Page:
On 8 March 2019 the Federal Council initiated a consultation on a partial revision of the Banking Act, in particular regarding the:

  • restructuring of failing banks;
  • strengthening of the deposit insurance system; and
  • supplementary provisions for the segregation of intermediated securities.

The Banking Act currently regulates only the main features of the restructuring procedure for banks, while the more detailed provisions are given in the Swiss Financial Market Supervisory Authority Banking Insolvency Ordinance. To strengthen legal certainty, instruments such as capital measures (eg, a bail-in) interfering with the rights of bank owners and creditors will now be regulated on the legislative level (ie, in the Banking Act itself). Moreover, the banks are no longer allowed to secure half of their contribution obligations to deposit insurance in the form of additional liquidity, but now must deposit securities or Swiss francs in cash with a custodian. If a bank liable to pay contributions does not meet its payment obligations, deposit insurance will use these deposited values. The pay-out deadline for the funds from deposit insurance to the bankruptcy liquidator will be reduced from 20 to seven days. On receipt of the bank client's payment instructions, the secured deposits will be paid to the client within a further seven days.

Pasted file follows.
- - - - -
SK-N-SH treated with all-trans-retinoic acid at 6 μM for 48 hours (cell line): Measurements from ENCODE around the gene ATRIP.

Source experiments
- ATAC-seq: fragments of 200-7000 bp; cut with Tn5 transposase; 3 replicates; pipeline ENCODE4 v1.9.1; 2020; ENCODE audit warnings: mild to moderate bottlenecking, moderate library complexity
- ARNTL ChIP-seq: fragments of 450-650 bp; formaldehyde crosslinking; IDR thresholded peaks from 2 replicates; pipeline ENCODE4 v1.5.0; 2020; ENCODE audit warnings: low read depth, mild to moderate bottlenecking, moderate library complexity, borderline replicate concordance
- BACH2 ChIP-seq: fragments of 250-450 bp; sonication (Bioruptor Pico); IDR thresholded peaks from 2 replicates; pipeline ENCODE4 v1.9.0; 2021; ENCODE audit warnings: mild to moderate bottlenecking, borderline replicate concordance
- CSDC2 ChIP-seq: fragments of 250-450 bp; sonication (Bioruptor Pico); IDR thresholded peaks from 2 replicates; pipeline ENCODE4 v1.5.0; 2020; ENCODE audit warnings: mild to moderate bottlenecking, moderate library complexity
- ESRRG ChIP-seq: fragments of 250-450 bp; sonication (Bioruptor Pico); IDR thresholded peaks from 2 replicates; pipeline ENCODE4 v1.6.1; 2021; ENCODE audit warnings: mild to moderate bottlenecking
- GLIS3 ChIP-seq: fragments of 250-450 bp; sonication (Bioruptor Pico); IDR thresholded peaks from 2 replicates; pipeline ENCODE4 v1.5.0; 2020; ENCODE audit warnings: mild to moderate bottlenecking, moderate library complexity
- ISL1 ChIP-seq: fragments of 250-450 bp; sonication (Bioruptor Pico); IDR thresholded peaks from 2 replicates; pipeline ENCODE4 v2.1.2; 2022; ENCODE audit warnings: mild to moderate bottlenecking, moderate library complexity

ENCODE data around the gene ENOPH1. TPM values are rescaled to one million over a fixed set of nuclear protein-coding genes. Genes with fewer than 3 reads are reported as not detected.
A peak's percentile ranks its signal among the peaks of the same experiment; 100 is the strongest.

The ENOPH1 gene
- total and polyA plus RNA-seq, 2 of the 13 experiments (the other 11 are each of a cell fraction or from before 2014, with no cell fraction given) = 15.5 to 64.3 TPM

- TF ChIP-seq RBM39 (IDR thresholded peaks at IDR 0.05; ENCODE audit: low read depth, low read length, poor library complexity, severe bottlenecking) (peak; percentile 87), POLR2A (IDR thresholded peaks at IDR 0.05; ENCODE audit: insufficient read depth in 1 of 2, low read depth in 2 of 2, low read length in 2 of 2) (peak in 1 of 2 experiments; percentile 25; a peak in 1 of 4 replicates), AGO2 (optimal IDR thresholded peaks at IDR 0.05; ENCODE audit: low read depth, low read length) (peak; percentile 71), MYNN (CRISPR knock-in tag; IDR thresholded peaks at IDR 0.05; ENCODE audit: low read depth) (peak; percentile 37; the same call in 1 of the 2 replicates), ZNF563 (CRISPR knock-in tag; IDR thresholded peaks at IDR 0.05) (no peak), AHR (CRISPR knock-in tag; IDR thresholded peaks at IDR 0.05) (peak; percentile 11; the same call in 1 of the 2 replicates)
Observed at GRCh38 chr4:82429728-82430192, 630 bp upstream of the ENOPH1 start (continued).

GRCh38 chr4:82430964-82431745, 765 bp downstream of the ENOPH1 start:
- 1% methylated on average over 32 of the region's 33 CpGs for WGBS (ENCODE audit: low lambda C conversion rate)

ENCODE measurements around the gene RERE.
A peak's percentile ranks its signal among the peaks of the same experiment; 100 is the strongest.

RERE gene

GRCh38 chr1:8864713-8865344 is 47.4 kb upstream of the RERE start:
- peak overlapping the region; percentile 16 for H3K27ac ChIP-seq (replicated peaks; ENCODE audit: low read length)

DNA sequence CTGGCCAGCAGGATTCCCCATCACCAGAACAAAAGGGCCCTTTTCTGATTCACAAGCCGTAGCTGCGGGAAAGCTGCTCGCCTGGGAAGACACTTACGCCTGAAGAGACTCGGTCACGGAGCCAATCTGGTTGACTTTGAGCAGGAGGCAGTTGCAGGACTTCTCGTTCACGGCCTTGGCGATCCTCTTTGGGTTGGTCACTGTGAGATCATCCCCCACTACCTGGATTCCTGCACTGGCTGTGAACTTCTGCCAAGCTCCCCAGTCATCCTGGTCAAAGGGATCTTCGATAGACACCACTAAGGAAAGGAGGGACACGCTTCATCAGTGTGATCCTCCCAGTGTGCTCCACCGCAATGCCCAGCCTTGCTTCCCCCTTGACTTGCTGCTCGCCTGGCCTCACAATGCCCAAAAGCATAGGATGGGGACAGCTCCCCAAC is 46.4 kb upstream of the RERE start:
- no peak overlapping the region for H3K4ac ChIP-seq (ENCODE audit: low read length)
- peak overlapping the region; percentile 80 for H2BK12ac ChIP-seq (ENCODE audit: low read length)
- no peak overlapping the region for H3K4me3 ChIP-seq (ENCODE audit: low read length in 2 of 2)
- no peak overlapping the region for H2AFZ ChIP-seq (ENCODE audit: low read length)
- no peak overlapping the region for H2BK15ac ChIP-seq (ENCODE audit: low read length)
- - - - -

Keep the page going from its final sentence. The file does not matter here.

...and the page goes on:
The proposed amendments in the Intermediated Securities Act will require that custodians of intermediated securities separate their own holdings from their clients' portfolios. If assets are held by a custodian abroad, the Swiss custodian that has a direct relation to the foreign custodian must take measures to protect the intermediated securities booked with the foreign custodian. In addition, the information provided to clients in this context will need to be improved.

Strengthening the deposit insurance system